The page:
entice—literally, "open the way."
consent … not—Sin is in consenting or yielding to temptation, not in being tempted.
If they say, Come with us, let us lay wait for blood, let us lurk privily for the innocent without cause:
11-14. Murder and robbery are given as specific illustrations.
lay wait … lurk privily—express an effort and hope for successful concealment.
swallow … grave—utterly destroy the victim and traces of the crime (Nu 16:33; Ps 55:15). Abundant rewards of villainy are promised as the fruits of this easy and safe course.
Let us swallow them up alive as the grave; and whole, as those that go down into the pit:
We shall find all precious substance, we shall fill our houses with spoil:
Cast in thy lot among us; let us all have one purse:
My son, walk not thou in the way with them; refrain thy foot from their path:
15, 16. The society of the wicked (way or path) is dangerous. Avoid the beginnings of sin (Pr 4:14; Ps 1:1; 119:101).
For their feet run to evil, and make haste to shed blood.
Surely in vain the net is spread in the sight of any bird.
17-19. Men warned ought to escape danger as birds instinctively avoid visibly spread nets. But stupid sinners rush to their own ruin (Ps 9:16), and, greedy of gain, succeed in the very schemes which destroy them (1Ti 6:10), not only failing to catch others, but procuring their own destruction.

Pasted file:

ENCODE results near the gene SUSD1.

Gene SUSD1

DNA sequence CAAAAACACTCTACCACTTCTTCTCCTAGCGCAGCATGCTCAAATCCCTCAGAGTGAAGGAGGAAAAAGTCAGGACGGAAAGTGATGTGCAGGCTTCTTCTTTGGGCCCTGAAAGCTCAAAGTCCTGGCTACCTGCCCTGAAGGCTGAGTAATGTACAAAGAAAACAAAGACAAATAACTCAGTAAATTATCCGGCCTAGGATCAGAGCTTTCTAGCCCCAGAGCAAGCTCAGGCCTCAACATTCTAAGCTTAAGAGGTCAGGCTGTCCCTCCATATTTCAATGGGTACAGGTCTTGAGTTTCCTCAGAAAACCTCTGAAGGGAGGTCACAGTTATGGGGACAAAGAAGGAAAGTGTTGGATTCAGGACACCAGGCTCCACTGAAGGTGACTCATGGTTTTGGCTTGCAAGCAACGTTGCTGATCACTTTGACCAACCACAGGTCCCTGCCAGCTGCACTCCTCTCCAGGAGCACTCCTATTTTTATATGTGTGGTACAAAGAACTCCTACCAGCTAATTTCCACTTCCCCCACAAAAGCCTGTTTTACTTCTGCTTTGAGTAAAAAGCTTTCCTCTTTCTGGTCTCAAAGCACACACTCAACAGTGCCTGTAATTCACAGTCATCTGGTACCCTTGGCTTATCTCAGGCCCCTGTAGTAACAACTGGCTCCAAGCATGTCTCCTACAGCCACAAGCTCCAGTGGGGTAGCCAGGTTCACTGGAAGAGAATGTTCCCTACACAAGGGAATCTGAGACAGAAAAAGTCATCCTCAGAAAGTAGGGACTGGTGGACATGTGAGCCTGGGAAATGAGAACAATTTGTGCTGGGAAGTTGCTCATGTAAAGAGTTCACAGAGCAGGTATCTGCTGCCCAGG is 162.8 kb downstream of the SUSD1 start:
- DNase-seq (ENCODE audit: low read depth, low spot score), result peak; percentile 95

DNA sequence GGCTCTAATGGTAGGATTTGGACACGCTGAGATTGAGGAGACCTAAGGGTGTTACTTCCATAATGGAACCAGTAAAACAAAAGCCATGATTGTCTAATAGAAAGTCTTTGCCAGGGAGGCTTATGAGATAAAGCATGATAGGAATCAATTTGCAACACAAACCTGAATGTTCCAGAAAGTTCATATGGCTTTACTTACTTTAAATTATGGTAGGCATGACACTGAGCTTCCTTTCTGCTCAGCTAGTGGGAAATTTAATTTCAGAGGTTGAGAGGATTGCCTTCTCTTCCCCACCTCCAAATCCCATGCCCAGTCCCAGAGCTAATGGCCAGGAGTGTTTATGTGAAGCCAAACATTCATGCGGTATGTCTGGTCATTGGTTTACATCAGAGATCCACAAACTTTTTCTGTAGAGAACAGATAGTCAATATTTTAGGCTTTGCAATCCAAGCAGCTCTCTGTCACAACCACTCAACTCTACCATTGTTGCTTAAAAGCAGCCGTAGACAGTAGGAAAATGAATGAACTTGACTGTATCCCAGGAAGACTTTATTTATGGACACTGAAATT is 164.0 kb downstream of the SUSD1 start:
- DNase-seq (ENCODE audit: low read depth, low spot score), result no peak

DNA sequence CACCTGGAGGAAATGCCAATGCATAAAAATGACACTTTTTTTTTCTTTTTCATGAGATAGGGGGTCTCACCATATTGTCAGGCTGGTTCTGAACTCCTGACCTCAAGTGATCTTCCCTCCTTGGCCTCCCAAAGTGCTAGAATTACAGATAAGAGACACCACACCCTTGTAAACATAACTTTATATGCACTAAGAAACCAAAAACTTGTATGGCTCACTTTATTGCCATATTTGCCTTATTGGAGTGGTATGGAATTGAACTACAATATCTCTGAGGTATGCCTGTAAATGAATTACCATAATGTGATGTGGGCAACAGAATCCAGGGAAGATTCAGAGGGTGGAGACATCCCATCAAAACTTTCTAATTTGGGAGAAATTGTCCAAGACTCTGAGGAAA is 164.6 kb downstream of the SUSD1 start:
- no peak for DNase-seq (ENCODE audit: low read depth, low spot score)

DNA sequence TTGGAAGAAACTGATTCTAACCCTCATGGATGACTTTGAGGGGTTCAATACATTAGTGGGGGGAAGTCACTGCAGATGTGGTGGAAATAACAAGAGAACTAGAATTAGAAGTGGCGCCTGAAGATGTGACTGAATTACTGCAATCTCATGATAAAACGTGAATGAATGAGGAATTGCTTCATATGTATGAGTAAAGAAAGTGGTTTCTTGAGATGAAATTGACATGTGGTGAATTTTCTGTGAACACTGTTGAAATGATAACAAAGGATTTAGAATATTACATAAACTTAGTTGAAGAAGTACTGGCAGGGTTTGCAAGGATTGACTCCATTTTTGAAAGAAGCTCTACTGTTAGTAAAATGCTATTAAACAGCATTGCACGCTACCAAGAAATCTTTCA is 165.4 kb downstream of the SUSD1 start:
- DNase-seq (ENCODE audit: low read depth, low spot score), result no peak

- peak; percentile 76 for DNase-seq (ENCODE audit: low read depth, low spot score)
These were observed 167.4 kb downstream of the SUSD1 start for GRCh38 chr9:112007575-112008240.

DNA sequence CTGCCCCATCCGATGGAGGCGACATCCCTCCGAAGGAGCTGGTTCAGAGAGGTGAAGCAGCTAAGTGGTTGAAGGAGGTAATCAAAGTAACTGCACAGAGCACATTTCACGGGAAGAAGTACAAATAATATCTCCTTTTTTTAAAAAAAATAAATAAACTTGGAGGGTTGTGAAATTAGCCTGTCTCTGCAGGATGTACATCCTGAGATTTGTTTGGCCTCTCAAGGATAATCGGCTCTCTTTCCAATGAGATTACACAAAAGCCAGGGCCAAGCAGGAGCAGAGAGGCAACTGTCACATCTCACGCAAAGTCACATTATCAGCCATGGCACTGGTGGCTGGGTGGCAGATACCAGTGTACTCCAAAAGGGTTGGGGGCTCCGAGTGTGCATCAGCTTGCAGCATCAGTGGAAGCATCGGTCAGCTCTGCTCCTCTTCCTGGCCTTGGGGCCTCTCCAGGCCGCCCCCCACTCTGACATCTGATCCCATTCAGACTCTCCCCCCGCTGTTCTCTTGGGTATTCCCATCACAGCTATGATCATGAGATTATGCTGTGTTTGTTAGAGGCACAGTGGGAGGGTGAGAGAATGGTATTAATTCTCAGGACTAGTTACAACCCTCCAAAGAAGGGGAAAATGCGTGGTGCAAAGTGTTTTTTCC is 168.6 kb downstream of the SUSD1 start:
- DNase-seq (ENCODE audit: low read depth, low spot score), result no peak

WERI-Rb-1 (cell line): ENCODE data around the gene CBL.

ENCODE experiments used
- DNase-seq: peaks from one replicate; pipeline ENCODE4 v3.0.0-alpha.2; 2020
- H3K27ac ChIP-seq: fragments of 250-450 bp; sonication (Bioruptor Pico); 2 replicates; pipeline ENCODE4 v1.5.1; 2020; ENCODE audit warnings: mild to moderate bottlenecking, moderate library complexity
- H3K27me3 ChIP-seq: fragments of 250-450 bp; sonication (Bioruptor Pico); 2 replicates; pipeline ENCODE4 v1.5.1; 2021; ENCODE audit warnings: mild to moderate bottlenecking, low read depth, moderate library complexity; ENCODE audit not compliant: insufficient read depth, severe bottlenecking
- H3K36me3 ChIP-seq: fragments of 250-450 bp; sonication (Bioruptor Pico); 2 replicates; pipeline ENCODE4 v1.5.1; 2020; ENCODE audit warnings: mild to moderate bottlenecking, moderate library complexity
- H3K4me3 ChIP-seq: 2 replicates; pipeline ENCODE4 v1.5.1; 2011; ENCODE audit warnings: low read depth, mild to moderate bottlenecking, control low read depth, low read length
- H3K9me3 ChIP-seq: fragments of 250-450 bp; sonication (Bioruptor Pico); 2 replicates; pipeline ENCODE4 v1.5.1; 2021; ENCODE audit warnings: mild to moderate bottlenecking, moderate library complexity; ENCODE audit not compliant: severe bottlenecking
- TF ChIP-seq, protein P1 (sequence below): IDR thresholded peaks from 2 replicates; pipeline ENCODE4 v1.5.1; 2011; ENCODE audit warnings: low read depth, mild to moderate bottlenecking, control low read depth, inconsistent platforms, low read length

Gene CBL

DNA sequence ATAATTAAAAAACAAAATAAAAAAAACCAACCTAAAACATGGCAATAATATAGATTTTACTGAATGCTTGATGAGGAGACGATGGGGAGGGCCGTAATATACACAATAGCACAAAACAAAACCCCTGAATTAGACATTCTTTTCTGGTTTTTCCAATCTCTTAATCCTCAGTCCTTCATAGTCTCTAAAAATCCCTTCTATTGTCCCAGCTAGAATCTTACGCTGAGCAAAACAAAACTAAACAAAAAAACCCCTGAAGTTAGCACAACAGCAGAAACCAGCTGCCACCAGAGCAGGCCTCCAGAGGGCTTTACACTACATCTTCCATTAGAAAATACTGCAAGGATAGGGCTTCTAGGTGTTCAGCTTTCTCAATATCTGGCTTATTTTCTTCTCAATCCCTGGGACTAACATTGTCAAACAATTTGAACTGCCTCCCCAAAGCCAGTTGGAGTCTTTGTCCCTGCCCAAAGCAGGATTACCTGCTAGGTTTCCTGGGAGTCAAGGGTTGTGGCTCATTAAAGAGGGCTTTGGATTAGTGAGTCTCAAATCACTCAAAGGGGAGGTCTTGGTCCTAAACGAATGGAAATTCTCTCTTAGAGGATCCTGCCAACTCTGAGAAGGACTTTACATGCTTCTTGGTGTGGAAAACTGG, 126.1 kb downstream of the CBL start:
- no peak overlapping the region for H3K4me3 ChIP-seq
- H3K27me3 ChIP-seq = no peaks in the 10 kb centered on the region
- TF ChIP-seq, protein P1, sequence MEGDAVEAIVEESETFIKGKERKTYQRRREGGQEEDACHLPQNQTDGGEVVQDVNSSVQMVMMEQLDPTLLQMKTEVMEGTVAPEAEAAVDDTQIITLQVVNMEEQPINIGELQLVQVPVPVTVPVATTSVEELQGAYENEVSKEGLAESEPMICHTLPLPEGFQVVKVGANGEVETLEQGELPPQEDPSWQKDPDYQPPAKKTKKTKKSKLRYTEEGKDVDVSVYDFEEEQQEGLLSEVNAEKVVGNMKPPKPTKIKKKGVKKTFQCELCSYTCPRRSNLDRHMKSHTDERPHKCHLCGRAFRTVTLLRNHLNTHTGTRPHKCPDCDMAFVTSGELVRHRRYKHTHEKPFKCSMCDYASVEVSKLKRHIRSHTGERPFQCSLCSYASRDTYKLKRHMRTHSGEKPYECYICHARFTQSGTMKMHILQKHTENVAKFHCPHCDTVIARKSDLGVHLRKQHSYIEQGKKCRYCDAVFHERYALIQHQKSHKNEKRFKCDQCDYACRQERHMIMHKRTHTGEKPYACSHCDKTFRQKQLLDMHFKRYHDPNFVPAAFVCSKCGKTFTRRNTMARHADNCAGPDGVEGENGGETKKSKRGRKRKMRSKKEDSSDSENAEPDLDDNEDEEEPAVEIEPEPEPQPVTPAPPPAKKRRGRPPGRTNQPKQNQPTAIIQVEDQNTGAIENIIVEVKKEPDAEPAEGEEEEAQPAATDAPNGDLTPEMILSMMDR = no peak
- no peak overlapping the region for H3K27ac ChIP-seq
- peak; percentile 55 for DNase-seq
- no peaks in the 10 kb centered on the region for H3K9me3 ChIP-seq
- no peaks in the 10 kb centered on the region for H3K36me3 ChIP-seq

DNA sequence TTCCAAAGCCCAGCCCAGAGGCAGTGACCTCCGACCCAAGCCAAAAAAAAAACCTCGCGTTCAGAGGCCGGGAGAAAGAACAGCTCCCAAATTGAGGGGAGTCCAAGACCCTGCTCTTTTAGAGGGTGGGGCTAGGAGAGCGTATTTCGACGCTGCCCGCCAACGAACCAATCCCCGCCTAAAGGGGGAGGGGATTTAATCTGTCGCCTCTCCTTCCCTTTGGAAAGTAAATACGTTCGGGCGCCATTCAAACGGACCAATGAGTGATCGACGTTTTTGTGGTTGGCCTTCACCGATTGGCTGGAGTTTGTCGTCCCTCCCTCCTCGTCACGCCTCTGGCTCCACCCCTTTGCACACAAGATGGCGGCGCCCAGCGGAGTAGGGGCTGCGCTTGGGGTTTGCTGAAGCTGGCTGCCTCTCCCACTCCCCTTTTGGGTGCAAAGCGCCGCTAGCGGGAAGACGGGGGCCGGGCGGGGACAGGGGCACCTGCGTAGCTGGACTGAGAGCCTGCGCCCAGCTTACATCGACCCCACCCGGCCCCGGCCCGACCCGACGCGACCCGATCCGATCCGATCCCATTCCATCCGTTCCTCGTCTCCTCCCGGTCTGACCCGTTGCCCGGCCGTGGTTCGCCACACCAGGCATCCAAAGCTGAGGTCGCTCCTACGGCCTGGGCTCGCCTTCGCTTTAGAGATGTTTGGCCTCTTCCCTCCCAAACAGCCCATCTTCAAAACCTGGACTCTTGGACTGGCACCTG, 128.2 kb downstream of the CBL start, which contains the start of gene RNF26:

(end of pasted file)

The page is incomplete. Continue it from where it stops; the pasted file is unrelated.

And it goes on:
And they lay wait for their own blood; they lurk privily for their own lives.
So are the ways of every one that is greedy of gain; which taketh away the life of the owners thereof.
Wisdom crieth without; she uttereth her voice in the streets:
20-33. Some interpreters regard this address as the language of the Son of God under the name of Wisdom (compare Lu 11:49). Others think that wisdom, as the divine attribute specially employed in acts of counsel and admonition, is here personified, and represents God. In either case the address is a most solemn and divine admonition, whose matter and spirit are eminently evangelical and impressive (see on Pr 8:1).
Wisdom—literally, "Wisdoms," the plural used either because of the unusual sense, or as indicative of the great excellency of wisdom (compare Pr 9:1).
streets—or most public places, not secretly.
She crieth in the chief place of concourse, in the openings of the gates: in the city she uttereth her words, saying,
21. The publicity further indicated by terms designating places of most common resort.
How long, ye simple ones, will ye love simplicity? and the scorners delight in their scorning, and fools hate knowledge?